Judah saw her and didn’t recognize her. He approached her and, assuming that she was a harlot, told her that he wanted to sleep with her. “What,” she asked, “will you pay for sleep­ing with me?” “I will send a kid from my flock,” promised Judah.

Tamar said, “You must leave a pledge until you have sent it.” “What pledge shall I give you?” “Your seal and cord, and the staff which you carry,” said Tamar (Genesis 38:16–18). She received the pledges and slept with him. Then she went home, took off her veil, and put back her widow’s clothing.

Judah, a man of his word, sent his friend Hi­rah with the young goat to receive his pledges back from the harlot. Hirah asked some men, “Where is the cult prostitute, the one at Enaim, by the road?” “There has been no prostitute here,” they answered (Genesis 38:21).

Unable to find her, Hirah returned to Judah and told him that he couldn’t find the harlot. Judah said, “Let her keep them, lest we become a laughingstock. I did send her this kid, but you did not find her (Genesis 38:23).”

Rebekah (Rebecca)

Reprinted with permission from Who’s Who in the Hebrew Bible (The Jewish Publication Society).

Rebekah, daughter of Bethuel, Abraham’s nephew, was the wife of Isaac and the mother of the twins Esau and Jacob. When he saw that his son Isaac was already 40 years old and still unmarried, Abraham decided that the time had come to find a bride for his son.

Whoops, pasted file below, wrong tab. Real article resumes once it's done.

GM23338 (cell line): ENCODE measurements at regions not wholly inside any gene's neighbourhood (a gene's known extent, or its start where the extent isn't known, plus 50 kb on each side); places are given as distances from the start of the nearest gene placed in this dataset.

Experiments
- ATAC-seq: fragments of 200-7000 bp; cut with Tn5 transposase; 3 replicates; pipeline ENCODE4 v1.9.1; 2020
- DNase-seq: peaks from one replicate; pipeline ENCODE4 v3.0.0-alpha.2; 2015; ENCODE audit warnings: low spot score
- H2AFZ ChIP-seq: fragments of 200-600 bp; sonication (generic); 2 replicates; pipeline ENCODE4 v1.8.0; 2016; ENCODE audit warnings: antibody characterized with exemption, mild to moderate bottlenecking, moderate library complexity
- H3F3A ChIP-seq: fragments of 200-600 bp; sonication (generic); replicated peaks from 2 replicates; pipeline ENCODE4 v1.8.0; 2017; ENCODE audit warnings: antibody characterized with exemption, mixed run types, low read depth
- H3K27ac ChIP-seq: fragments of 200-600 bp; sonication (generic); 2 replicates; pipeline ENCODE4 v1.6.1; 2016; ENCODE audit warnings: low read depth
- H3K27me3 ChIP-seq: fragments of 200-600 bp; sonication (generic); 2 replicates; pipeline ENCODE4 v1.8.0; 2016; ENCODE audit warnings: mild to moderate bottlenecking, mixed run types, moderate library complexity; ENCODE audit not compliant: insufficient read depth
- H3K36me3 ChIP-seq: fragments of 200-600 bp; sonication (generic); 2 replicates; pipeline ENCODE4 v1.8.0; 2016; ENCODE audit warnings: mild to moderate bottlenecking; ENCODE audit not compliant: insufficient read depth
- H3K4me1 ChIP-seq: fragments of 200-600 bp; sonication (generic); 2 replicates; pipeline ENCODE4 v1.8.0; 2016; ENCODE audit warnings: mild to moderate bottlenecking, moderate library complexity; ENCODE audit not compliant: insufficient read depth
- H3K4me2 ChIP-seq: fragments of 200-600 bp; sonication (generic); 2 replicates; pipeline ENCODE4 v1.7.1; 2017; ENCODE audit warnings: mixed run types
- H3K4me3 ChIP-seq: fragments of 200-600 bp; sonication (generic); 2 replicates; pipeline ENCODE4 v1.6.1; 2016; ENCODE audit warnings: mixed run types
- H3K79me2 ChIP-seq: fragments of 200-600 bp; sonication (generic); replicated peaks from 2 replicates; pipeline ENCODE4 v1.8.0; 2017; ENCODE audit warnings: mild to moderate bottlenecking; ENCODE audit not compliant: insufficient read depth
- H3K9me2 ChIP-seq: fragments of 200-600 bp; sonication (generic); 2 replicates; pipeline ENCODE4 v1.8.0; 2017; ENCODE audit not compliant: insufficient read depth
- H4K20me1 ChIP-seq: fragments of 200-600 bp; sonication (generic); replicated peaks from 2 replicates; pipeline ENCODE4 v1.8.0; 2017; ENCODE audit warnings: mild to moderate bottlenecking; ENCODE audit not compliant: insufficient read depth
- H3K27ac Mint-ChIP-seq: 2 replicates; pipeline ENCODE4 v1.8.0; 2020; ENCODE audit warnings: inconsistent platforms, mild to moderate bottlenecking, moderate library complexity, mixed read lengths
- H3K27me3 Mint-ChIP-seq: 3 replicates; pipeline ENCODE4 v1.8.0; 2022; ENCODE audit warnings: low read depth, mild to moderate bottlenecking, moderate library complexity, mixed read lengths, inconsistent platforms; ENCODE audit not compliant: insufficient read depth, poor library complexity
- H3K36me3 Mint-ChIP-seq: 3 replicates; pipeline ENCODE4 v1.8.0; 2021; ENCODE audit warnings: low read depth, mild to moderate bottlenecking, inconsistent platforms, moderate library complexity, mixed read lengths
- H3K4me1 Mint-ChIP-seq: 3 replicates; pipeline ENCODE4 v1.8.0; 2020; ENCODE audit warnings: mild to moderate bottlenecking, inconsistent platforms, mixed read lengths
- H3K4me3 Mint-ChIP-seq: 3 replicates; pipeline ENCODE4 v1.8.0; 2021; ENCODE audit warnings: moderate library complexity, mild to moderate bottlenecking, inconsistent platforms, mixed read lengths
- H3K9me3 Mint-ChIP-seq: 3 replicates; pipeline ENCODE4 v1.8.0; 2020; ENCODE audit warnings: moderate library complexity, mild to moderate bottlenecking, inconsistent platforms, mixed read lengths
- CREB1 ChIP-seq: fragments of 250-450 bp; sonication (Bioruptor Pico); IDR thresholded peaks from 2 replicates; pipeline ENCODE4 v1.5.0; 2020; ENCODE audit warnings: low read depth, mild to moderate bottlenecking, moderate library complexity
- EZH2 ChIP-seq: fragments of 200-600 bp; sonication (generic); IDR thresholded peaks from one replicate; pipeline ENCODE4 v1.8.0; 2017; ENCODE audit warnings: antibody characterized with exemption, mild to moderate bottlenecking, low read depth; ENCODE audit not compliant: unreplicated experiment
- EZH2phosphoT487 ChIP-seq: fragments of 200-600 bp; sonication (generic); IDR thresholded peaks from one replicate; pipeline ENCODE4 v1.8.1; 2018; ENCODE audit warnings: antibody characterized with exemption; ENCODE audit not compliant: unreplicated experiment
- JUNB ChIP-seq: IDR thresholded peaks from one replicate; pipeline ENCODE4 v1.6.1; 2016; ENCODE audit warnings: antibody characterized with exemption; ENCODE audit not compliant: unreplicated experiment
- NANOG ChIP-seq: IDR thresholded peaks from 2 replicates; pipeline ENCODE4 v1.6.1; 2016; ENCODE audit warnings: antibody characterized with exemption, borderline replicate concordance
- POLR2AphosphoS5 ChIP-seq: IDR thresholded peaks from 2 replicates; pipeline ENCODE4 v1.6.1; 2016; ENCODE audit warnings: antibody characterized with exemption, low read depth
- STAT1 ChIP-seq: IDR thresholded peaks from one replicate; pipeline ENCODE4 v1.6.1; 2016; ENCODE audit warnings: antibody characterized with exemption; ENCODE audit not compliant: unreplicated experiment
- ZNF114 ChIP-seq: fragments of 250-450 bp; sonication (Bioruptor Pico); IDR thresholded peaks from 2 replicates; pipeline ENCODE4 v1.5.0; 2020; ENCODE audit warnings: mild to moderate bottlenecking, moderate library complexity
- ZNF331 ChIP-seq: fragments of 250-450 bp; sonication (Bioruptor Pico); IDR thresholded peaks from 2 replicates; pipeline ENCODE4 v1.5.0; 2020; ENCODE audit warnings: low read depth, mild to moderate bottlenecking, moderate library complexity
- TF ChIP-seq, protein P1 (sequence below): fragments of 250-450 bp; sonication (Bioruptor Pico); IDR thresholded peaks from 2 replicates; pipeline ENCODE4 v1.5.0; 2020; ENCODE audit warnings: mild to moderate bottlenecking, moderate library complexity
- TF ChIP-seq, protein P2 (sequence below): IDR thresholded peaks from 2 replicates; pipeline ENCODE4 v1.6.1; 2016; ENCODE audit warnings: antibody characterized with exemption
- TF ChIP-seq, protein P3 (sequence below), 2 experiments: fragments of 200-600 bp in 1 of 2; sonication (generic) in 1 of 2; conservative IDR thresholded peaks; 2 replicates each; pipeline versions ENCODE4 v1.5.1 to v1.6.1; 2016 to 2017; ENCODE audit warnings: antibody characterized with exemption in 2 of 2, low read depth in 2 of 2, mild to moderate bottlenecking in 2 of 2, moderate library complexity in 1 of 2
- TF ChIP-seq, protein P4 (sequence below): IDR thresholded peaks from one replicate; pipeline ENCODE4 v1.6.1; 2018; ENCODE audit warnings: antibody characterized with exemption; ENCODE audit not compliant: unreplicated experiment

He sent his trusted servant Eliezer to his relatives in Haran in Mesopotamia with instructions to bring back a bride for Isaac, because he didn’t want his son to marry any of the local Canaanite girls.

Giving Water to the Camels

Eliezer took with him ten loaded camels and set out for the city of Nahor. On his arrival, he made the camels kneel down by the well outside the city and said to himself:

O Lord, God of my master Abraham, grant me good fortune this day, and deal graciously with my master Abraham: Here I stand by the spring as the daughters of the townsmen come out to draw water; let the maiden to whom I say, ‘Please, lower your jar that I may drink,’ and who replies, ‘Drink, and I will also water your camels’–let her be the one whom You have decreed for Your servant Isaac. Thereby shall I know that You have dealt graciously with my master (Genesis 24:12–14).

He had scarcely finished speaking his thoughts aloud when Rebekah came carrying a jar on her shoulder. She descended to the spring, filled her jar, and climbed back up. Eliezer ran to her and asked her if he could drink a little water from her jar. “Drink, my lord,” she said. After he drank, she said, “I will also draw for your camels, until they finish drinking (Genesis 24:18–19).”


Reprinted with permission from
Who’s Who in the Hebrew Bible
(The Jewish Publication Society).

Rachel daughter of Laban was one of the two wives of her cousin Jacob, the love of his life, and the mother of his sons Joseph and Benjamin. Jacob, aided by his mother, had tricked his blind father, Isaac, into giving him the blessing that was intended for Esau, his older brother.

Furious at Jacob’s trickery, Esau made a vow to kill Jacob as soon as Isaac passed away. To protect Jacob from Esau’s revenge, Rebekah decided to send him away to her brother Laban in Haran.

Finding a Wife for Jacob

She went to Isaac and complained, “I am disgusted with my life because of the Hittite women. If Jacob marries a Hittite woman like these, from among the native women, what good will life be to me (Genesis 27:46)?”